Posted on April 6, 2014
The City Auditor has found that over the last ten years the City of Tallahassee has paid a 9.1% broker fee equal to $3.24 million, while other cities, using a more competitive approach to secure insurance coverage has paid 5.1% in broker fees.
The audit report indicates that over this period the City of Tallahassee could have saved approximately $1.5 million.
The audit was requested by City Commissioner Scott Maddox at the September 25, 2013 City Commission meeting.
At that meeting, the City’s Risk Management Division sought approval to award coverage for Excess Workers’ Compensation and Aviation Liability to broker J. Smith Lanier.
The item was listed under the Consent section of the agenda, indicating that there would be no discussion on the issue. However, Commissioner Maddox requested a discussion.
Commissioner Maddox commented at length about his opposition to the process used to select the insurance broker and that the current process heavily favored the incumbent firm and worked to exclude potential bidders.
Commissioner Maddox said that insurance companies “have told us the fix is in.” He continued by saying that “it is completely and totally unacceptable that we have a process of selecting the incumbent over and over again in a competitive market.”
But Commissioner Maddox saved his harshest criticism for city staff who told him it would take more than 120 days to get a new process in place.
Commissioner Maddox said “if we can’t figure out how to fix this in 120 days we either do not want to or we are incompetent.”
See video from City Commission meeting below.
Commissioner Maddox expressed support for changing to RFP process to enable more companies, especially local companies, to bid on this contract.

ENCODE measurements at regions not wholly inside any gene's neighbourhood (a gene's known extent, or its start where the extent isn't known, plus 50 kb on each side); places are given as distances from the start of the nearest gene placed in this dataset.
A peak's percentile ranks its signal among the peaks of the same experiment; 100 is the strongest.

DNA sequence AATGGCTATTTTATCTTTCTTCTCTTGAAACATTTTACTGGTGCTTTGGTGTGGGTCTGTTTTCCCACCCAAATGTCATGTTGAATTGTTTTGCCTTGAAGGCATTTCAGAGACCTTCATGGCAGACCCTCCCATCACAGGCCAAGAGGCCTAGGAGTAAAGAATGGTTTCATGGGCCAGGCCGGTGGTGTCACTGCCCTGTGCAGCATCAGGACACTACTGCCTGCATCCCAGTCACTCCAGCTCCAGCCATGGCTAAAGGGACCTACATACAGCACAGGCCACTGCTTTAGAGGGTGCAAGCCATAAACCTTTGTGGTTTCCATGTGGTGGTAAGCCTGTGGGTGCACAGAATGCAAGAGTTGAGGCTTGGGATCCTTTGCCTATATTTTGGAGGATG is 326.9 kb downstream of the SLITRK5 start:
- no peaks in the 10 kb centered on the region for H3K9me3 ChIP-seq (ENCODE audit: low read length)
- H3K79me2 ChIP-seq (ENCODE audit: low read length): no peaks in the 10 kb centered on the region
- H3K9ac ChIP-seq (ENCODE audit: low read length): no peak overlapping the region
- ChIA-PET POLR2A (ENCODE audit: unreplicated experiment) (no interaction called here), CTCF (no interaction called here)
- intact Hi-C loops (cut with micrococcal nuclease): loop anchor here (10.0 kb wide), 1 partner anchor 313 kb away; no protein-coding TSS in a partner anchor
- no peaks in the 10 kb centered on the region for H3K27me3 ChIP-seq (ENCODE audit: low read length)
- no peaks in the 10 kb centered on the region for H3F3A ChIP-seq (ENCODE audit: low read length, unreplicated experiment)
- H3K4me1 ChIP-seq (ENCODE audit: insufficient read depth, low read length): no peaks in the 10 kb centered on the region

The audit findings, released on December 12, 2013, seem to support the concerns put forth by Commissioner Maddox.
The report found over the last ten years, the City has acquired the vast majority of its commercial insurance coverage through one broker, J. Smith Lanier & Co. and its predecessor companies. Premiums paid by the City for all commercial insurance coverages during the last ten years totaled $35.6 million. The broker fees/compensation for the last ten years totaled approximately $3.24 million, or 9.1% of the total premiums paid.
The report also found Broker fees/compensation paid by nine of the ten local governments surveyed, each using a more competitive approach in acquiring insurance coverage, averaged 5.11% of total premiums paid.
In comparison, broker fees/compensation payable by the City for current year coverage represents 8.8% of total annual premiums. If the City paid 5.11% in broker fees/compensation, it would pay approximately $150,000 less annually in broker fees/compensation.
The audit concludes by stating that the “Treasurer-Clerk’s Risk Management section should consider revising its methods for acquiring commercial insurance coverage.”